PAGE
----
PAUL FORD made the seven-hour journey from St Boswells in the Scottish Borders worthwhile by winning the last-ever BriSCA F1 final at Wimbledon Stadium on a eventful Sunday night – and then announced he was retiring from the sport.

The 36-year-old was one of 11 cars that lined up at the Plough Lane venue on Sunday, and despite a greasy track due to intermittent rain throughout the night, the BriSCA F1s turned out to be the talking point of the night’s racing.

Although it was expected the small field would, in effect, take part in demonstration events, the four races turned out to be anything but, as star men Todd Jones and Mick Sworder clashed swords throughout the night.

Micky Randell won the first heat, from Colin Goodswen and Jones, while Sworder retired with a flat after tangling with Ford and Mark Allen. But it was during the second heat when the sparks began to fly.

Having earlier been spun by Sworder, Jones – who handled the wet conditions better than most – exchanged hits with the former European Champion before being put into the fence into turn one.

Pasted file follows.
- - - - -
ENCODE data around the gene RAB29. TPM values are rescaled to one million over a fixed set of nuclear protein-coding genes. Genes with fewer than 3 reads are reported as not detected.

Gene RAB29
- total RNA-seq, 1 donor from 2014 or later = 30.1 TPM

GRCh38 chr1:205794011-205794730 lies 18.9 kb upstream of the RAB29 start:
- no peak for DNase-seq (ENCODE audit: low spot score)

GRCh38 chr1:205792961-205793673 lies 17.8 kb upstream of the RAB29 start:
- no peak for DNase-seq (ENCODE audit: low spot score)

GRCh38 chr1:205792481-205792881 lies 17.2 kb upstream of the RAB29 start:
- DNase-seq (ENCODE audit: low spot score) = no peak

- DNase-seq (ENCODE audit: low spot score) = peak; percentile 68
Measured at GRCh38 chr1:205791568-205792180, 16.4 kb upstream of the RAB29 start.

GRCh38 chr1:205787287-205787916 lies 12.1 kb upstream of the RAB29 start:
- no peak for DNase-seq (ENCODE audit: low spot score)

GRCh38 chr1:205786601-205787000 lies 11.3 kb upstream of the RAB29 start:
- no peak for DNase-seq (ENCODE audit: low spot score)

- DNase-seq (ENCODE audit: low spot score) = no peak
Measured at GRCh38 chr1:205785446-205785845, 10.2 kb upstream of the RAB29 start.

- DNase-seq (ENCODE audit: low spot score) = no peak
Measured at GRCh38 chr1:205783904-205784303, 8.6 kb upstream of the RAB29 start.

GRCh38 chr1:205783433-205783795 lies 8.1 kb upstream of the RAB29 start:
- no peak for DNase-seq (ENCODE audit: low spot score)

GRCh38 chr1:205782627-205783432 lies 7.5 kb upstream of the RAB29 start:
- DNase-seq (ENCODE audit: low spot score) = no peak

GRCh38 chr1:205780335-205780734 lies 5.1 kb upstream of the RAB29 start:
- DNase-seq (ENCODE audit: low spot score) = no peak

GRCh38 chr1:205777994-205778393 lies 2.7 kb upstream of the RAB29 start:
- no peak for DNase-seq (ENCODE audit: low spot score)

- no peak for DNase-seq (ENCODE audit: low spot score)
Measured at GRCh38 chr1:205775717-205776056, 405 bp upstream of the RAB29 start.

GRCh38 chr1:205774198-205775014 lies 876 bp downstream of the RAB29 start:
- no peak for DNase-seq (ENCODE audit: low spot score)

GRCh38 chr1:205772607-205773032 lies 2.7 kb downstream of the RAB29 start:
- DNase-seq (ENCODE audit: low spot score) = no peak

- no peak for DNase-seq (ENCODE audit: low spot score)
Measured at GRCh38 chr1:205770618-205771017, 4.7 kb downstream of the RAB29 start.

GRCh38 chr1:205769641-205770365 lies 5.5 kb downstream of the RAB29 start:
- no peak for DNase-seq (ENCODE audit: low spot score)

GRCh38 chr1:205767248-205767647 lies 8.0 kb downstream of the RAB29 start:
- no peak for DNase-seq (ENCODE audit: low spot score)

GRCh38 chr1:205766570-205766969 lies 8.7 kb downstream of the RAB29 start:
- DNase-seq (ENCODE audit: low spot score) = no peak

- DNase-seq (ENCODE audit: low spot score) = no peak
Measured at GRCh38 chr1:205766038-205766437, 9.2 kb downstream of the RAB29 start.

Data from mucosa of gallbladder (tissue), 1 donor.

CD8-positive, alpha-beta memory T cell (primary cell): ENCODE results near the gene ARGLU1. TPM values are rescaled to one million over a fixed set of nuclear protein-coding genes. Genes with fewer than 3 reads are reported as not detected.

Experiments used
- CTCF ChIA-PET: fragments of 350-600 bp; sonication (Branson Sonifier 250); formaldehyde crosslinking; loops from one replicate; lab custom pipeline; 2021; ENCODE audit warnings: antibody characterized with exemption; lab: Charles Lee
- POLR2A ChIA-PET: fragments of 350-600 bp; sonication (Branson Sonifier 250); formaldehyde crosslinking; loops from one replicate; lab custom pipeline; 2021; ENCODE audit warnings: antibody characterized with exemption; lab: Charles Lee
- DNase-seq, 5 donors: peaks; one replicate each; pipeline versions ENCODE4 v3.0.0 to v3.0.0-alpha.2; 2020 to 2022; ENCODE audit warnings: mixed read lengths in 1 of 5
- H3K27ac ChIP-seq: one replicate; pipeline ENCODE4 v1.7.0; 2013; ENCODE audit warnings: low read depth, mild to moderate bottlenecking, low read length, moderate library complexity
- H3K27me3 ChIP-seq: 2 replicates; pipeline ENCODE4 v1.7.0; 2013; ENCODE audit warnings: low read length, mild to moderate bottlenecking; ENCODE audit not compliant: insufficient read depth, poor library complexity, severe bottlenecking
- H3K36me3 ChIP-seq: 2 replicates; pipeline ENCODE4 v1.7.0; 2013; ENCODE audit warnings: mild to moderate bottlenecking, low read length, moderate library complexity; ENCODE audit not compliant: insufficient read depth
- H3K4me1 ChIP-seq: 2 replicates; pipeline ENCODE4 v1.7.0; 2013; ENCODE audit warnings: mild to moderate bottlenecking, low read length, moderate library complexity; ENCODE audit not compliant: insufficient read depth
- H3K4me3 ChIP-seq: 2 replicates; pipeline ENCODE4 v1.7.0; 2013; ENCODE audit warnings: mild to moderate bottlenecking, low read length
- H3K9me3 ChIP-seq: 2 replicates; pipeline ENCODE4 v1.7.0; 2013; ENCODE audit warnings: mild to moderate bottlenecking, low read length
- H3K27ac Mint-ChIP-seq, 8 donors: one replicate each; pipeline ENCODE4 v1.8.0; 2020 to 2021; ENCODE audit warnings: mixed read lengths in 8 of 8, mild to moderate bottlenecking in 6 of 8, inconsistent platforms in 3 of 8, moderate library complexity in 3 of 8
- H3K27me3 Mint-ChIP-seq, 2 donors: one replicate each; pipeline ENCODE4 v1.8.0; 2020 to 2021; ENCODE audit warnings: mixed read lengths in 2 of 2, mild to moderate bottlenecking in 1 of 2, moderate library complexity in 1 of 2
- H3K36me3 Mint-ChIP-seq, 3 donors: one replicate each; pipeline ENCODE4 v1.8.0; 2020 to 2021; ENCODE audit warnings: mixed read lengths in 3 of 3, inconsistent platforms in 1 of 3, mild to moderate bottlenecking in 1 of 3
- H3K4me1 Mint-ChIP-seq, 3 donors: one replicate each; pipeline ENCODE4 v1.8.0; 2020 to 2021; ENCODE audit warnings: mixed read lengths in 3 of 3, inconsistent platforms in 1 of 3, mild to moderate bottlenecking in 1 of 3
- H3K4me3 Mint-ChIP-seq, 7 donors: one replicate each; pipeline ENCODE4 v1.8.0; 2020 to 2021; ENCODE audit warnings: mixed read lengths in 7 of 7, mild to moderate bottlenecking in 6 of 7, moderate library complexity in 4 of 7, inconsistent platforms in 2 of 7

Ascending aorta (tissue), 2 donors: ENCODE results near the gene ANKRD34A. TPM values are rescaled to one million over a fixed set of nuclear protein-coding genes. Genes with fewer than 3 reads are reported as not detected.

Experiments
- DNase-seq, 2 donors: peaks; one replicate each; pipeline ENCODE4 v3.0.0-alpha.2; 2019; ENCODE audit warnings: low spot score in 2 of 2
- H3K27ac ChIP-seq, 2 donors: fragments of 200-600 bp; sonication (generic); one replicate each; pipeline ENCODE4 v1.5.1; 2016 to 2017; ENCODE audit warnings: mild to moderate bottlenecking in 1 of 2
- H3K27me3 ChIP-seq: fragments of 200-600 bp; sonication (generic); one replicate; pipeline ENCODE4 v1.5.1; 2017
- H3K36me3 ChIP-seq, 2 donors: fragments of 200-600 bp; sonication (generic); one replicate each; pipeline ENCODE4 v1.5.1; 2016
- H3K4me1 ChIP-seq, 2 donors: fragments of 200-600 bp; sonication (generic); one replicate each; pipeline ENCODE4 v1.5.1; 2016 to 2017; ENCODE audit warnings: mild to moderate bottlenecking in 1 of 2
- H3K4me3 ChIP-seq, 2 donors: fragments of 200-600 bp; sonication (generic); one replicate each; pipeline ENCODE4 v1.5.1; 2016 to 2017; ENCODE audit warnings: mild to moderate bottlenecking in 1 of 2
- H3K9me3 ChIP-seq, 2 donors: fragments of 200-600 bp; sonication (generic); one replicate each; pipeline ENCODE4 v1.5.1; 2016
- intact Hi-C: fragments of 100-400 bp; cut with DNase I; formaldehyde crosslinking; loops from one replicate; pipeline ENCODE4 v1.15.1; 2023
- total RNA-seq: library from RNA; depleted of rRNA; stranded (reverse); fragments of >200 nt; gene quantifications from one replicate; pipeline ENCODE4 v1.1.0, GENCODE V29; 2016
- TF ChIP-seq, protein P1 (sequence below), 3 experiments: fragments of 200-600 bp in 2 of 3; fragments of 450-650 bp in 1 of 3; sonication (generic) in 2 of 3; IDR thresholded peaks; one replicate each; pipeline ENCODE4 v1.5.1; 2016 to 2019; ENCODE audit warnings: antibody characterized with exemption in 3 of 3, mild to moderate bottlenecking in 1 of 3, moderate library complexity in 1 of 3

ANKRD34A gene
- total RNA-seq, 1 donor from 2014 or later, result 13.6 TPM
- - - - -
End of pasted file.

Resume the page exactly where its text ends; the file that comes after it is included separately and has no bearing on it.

Jones was able to catch Sworder after a yellow flag and planted the 150 car into the wires on his way to victory. Randell finished second with Sworder recovering to finish third.

Copy of DSC_0246
Todd Jones plants Mick Sworder into the wires in the final

Then in the final, on a very wet track, Todd unceremoniously charged Sworder into the turn one fence on the opening lap, taking both cars out of the race. Sworder suffered rear axle damage and Jones a flat tyre.

With the field down to nine cars, Ford took the lead early on after the restart and won comfortably, with Randell second and Danny Colliver third.

Copy of DSC_0266
Paul Ford passes Micky Randall on his way to victory

Jones was a non-starter in the Helter Skelter in which Randell completed a successful night with a second victory, while Ford finished fifth from the one-lap handicap.

After the last race of the night, Ford explained that work commitments were the reason he was retiring from BriSCA F1. “That was my last race,” said Ford. “That’s it now, I’m retiring.

“I’m a mechanic and I’m just too busy with work. I’ve really enjoyed it, but I can’t spend until midnight in the garage on a stock car. I’ve got a young family – I’ve got two kids – and work has to come first now.” Ford has sold his transporter but the car has yet to find a new owner.

“Winning the final at the last Wimbledon was a nice way to finish,” he said.